It's no accident that this year's I-Fest coincides with Houston's annual Cinco de Mayo parade. "The International Festival is running a couple of extra weeks late, in part because they're honoring Mexico this year," says parade organizer Mary Ramos. "After the parade everybody can continue on to the festival." To honor the day when the Mexican army defeated the French back in 1862, marching bands, ROTC groups and ballet folklórico dancers will be winding their way through downtown. The event's grand marshal most likely will be Carlos Cordova, the Sugar Land soldier who just got home from Iraq. "We thought it would be a really good thing for our troops," says Ramos. 10 a.m. to noon, Saturday, May 3. The parade kicks off at Minute Maid Park, 501 Crawford. For information, call 713-695-5980. Free.
On Saturday, May 3, and Sunday, May 4, the International Festival's Latin
Zone will transform into the Cinco de Mayo Zone, with performances by Mexican
groups from 11 a.m. to 8 p.m. Check out Mano Blanco, Los Cardinales and the
Mexican Roots Trio on the Latin Stage near the corner of Walker and Smith streets.
For a schedule and directions, visit www.ifest.org.
Free with $8 festival admission. -- Cathy Matusow
It ain't all about Mexico at I-Fest
While this year's Houston International Festival shines its spotlights on Mexico (see "¡Viva México!" page 75, by John Nova Lomax), other nations will be represented, too. As the region's premier festival for international music, I-Fest serves up a melting pot of music -- some by artists from right here in Texas, and others by folks from places as far away as Benin, Africa.Your only problem will be deciding which stage to hit and when. On Saturday, April 26, you can groove to the swamp boogie sounds of Dr. John (Energy America Stage), bug out to the otherworldly Afropop of Nigerian sax player Lagbaja (World Music Stage) or sway to the sultry and spunky sounds of Jennifer Peña (Latin Stage). If your tastes run wide, you could be in for some serious exercise.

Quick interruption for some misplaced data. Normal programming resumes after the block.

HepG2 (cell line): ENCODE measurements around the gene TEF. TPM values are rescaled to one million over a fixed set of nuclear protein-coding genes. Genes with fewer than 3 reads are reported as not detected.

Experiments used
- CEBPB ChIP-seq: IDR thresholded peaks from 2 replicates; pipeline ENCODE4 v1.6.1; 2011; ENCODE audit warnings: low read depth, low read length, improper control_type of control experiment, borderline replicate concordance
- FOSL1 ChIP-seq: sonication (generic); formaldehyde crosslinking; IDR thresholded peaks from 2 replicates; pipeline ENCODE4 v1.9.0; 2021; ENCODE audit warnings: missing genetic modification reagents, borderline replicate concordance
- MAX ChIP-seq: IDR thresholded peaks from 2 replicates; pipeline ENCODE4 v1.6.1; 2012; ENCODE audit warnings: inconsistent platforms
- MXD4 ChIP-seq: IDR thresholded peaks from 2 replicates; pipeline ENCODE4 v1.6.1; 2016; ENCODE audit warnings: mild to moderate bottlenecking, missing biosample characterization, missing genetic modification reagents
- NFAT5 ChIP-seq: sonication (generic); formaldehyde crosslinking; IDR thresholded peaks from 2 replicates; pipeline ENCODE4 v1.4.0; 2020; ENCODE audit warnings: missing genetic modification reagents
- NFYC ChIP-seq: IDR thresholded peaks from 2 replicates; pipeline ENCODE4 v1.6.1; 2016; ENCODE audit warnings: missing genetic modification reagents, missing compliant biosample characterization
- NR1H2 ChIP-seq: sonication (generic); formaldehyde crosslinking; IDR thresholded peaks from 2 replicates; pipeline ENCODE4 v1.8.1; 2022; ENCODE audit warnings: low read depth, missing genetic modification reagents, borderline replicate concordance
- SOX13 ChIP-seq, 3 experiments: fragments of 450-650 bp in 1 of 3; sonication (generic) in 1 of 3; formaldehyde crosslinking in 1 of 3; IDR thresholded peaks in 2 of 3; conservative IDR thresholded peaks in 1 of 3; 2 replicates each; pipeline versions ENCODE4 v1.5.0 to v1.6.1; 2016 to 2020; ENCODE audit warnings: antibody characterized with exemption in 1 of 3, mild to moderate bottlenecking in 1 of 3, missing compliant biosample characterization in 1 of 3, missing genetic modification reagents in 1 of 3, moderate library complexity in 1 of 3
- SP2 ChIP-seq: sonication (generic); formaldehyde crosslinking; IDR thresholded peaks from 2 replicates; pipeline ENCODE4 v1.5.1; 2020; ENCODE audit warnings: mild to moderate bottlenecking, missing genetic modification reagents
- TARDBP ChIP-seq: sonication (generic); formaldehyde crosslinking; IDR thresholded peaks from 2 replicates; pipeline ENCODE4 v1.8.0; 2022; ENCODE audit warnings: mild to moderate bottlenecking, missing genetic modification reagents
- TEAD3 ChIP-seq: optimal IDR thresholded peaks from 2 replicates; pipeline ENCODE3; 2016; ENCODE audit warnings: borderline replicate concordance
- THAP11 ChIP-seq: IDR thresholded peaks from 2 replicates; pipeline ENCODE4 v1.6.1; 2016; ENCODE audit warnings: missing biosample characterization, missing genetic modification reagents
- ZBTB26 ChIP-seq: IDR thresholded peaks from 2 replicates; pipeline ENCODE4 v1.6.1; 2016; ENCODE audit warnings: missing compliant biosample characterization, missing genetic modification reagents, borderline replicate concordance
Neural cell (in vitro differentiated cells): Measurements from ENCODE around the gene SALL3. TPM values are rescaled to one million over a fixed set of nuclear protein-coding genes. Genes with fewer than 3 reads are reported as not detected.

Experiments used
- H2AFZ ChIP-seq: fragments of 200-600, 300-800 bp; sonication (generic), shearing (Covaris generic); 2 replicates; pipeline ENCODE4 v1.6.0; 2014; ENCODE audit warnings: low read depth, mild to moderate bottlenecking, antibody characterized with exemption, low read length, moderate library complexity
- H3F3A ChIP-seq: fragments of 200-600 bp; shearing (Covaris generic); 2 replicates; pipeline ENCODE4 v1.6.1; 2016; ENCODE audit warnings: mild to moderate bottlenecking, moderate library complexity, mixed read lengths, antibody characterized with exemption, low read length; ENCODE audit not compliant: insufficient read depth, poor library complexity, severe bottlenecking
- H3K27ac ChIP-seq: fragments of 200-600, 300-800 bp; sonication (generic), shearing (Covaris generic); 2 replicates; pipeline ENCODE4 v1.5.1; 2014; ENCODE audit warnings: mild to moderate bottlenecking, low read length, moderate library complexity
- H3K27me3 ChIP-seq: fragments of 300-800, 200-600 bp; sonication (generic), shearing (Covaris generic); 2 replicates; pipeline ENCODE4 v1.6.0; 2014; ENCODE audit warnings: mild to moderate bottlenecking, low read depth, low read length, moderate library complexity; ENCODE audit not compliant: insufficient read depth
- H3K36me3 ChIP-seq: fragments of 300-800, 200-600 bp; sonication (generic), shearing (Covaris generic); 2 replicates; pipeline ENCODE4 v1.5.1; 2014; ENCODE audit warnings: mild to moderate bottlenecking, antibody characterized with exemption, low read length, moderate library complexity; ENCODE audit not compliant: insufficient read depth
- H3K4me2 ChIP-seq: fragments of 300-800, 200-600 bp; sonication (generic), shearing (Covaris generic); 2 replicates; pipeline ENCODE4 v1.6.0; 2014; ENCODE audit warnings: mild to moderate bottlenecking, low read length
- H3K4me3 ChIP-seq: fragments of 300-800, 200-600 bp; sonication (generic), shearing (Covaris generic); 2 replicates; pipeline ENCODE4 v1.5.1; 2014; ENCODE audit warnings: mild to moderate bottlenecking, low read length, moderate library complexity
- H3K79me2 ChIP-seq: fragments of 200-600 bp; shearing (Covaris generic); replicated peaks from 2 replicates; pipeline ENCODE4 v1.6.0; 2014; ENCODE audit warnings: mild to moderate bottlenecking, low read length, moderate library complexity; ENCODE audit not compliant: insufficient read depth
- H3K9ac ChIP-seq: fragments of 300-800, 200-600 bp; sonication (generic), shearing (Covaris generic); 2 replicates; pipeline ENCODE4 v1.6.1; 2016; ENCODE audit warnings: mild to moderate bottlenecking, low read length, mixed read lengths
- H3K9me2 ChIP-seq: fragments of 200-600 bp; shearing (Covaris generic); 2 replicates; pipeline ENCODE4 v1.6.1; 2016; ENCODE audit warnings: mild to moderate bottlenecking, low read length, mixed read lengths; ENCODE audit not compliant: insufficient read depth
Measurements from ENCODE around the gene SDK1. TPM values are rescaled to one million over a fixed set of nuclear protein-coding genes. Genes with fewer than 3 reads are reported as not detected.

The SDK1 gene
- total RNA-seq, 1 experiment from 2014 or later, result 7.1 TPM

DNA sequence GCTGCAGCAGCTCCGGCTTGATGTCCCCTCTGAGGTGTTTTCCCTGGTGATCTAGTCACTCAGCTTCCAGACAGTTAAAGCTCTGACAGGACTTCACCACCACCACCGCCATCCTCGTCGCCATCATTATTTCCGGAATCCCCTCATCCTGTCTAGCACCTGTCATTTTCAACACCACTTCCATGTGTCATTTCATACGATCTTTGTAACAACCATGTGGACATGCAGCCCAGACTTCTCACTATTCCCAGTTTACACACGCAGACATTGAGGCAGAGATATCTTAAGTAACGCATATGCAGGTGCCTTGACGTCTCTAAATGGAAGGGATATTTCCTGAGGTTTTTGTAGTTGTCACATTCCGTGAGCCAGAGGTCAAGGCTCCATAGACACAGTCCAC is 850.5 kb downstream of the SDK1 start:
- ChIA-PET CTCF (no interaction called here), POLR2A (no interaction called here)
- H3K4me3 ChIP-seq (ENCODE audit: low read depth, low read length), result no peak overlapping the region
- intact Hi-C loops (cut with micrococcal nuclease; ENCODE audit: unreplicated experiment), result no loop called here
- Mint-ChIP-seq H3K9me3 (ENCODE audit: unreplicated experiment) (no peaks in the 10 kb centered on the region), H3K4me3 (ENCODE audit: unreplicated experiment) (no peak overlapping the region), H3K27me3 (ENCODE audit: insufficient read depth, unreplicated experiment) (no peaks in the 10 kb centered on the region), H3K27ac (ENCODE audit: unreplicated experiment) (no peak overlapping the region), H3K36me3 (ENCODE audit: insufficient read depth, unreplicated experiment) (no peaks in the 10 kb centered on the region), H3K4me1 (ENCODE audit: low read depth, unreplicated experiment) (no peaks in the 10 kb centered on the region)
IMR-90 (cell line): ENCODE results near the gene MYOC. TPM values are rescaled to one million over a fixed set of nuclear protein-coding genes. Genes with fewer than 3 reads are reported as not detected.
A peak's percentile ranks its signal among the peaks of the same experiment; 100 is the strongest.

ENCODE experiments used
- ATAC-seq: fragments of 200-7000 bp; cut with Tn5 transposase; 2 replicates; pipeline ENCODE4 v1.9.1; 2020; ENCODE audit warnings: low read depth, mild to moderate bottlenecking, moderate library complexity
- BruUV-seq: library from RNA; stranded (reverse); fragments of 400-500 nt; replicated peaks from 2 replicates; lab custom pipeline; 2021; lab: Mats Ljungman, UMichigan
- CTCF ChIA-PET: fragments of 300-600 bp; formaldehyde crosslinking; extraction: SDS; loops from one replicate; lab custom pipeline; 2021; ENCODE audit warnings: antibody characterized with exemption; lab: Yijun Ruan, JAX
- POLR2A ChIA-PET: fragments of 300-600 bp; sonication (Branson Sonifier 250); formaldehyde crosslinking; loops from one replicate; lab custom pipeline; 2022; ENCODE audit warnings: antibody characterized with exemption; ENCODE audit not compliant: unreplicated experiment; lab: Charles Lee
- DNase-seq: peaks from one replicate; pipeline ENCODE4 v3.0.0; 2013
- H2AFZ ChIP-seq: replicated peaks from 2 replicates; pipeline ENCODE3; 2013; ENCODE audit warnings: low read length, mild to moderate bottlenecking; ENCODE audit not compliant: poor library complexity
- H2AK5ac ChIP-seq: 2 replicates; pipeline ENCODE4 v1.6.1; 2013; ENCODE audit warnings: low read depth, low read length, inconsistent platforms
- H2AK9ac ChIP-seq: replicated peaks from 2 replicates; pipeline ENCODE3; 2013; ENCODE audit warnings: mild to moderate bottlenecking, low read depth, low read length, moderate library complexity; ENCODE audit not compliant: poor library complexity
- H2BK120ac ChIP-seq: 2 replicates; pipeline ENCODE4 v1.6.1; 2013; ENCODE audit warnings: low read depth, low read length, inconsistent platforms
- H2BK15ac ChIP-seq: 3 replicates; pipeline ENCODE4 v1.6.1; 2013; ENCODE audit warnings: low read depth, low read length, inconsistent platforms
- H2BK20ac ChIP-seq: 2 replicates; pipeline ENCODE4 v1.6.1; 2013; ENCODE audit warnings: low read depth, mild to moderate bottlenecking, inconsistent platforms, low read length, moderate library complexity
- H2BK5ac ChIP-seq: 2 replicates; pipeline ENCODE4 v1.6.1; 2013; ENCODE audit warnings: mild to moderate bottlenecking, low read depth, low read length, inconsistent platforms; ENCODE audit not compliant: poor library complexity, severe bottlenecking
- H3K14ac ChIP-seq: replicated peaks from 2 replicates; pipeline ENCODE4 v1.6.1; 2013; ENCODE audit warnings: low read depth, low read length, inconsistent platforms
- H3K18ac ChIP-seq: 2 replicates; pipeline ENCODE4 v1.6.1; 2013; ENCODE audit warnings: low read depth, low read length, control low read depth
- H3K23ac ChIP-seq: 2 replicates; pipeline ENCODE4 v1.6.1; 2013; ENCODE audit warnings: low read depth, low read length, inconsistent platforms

On Sunday, April 27, rowdy Texans the Gourds, the Derailers and Charlie Robison will perform at the Ziegenbock Stage. And at the World Music Stage, Houston's Norma Zenteno, Austin's funky big band La Tribu and the heavy-duty flamenco/rock hybrid Del Castillo will open for Mexico City's Maldita Vecindad, a group with a self-described "mambo punk" style.
The fest's second weekend also has an exciting lineup. On Saturday, May 3, see the Blind Boys of Alabama with local favorite Grady Gaines at the Energy America stage. Or catch Angelique Kidjo at the World Stage, with opening acts by Afro-Cuban I-Fest vets Ricardo Lemvo & Makina Loca, the Mark Towns Flamenco Jazz Ensemble and the kids from the Diaz Music Institute's Caliente group. Things wind up on Sunday, May 4, with performances by Los Lobos, Vallejo, Jack Ingram and Hayes Carll. For a schedule and directions, visit www.ifest.org. Free with $8 festival admission. -- Matt Sonzala
City of Smart Children
Kids' Day at I-Fest is designed for all grade levels. In the Ciudad de los Niños (McKinney at Bagby), preschool and elementary school kids can watch Mexican dance and participate in a parade. And in the Ciudad de los Estudiantes (McKinney at Smith), older students can explore a "living museum" of Mexican culture, shop the vendor booths and be harassed by college recruiters. 9 a.m. to 11 a.m. Friday, May 2. To participate, call 713-654-8808, extension 240. Free. -- Troy Schulze
It sure was nice of the folks at Chase Bank to pony up the dough for the Chase Plaza de Mexico, but wouldn't it have been nicer if they'd just let us call it the Plaza de Mexico? One of the plaza's main attractions is Frida's Cantina, a replica of the blue-walled family home of Mexican artist Frida Kahlo, known as Casa Azul. Strollers can stop in for spirits and entertainment on their way to the Cuisines of Mexico (all right, the H-E-B Cuisines of Mexico) cooking shows that take place at 1 p.m. and 4:30 p.m. weekends. Both attractions are located at McKinney and Smith streets. For directions, visit www.ifest.org. Free with $8 festival admission. -- Cathy Matusow